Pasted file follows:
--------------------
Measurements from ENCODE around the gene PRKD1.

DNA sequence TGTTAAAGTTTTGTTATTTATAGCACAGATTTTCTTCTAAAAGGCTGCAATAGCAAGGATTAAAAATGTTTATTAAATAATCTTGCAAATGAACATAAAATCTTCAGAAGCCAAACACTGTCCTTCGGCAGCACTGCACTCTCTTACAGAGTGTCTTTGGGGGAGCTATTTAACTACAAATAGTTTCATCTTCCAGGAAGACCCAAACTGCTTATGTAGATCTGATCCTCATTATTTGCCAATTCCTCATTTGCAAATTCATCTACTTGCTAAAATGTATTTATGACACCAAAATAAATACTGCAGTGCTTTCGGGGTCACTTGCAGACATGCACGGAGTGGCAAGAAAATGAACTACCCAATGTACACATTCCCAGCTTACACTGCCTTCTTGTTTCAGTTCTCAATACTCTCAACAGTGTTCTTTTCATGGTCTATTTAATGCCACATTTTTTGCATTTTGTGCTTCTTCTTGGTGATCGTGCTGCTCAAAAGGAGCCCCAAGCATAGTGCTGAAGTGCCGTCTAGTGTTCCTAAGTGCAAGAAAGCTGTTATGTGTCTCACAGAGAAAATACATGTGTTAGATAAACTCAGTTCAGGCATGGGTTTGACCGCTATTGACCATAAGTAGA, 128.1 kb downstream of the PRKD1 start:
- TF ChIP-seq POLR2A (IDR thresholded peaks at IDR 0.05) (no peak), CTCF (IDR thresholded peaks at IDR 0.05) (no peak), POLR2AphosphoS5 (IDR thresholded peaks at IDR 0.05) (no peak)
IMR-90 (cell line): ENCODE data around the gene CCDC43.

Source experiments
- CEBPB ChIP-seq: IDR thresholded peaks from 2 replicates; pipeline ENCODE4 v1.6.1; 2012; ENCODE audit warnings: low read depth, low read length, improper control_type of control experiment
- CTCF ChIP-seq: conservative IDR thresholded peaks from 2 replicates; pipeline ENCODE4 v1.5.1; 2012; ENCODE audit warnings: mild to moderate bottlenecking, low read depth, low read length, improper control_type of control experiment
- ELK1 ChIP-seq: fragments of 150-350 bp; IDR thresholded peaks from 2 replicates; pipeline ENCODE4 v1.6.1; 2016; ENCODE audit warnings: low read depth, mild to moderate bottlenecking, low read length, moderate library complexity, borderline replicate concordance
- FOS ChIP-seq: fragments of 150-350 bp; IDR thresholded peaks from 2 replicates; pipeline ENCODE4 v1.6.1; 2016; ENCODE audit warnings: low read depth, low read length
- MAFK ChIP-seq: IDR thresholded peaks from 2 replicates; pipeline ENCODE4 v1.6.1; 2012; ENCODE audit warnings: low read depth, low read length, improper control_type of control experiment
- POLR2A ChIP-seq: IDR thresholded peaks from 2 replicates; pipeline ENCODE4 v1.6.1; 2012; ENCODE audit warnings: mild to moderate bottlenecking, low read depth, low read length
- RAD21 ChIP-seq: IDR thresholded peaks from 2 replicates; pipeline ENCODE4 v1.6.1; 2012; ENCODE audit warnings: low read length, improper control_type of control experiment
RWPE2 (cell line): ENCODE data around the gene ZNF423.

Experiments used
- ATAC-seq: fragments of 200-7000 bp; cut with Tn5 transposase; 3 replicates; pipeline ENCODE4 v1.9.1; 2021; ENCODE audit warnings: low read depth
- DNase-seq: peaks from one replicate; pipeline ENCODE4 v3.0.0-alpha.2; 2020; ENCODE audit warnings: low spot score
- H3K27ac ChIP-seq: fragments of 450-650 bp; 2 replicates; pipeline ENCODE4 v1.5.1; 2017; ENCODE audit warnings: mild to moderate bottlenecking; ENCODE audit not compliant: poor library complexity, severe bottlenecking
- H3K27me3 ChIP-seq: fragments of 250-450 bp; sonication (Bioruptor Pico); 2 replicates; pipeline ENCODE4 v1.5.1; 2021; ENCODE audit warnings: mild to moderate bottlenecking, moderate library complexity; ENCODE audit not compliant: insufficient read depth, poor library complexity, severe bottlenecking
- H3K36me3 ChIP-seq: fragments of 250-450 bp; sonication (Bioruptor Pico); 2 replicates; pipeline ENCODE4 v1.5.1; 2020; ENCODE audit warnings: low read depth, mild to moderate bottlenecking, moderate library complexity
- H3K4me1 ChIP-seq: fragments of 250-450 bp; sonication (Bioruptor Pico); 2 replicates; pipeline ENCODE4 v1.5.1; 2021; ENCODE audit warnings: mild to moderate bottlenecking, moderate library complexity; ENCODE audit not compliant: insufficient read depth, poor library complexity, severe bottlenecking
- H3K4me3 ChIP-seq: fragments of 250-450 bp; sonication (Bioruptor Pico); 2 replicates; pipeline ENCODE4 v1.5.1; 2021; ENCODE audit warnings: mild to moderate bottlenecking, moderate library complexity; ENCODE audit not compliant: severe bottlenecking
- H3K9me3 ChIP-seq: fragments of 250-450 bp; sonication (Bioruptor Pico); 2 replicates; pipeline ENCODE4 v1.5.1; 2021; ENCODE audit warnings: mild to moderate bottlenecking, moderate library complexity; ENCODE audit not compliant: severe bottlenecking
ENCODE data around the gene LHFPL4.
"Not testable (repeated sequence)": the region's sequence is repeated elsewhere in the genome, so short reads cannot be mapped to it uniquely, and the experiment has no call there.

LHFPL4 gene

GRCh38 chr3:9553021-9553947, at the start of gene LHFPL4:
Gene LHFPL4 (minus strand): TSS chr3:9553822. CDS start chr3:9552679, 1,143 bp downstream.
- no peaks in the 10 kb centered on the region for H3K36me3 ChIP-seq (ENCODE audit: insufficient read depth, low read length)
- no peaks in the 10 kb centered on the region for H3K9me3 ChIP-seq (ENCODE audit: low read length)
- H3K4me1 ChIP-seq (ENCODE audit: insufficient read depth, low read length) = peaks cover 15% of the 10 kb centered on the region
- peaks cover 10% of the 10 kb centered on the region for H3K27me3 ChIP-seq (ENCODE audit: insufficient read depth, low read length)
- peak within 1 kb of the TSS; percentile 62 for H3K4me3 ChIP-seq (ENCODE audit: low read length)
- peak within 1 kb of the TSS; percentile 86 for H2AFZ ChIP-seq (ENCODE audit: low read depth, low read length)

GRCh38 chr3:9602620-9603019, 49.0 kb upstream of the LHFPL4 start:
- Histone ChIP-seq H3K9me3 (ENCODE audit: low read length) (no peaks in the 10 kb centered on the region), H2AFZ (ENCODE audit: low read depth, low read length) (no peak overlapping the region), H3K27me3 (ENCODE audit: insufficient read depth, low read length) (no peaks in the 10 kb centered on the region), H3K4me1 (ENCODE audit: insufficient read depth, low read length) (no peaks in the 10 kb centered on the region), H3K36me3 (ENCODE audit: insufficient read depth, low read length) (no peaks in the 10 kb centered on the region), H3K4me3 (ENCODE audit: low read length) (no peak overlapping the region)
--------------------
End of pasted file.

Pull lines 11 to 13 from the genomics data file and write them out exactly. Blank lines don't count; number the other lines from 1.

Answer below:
- POLR2A ChIP-seq: IDR thresholded peaks from 2 replicates; pipeline ENCODE4 v1.6.1; 2012; ENCODE audit warnings: mild to moderate bottlenecking, low read depth, low read length
- RAD21 ChIP-seq: IDR thresholded peaks from 2 replicates; pipeline ENCODE4 v1.6.1; 2012; ENCODE audit warnings: low read length, improper control_type of control experiment
RWPE2 (cell line): ENCODE data around the gene ZNF423.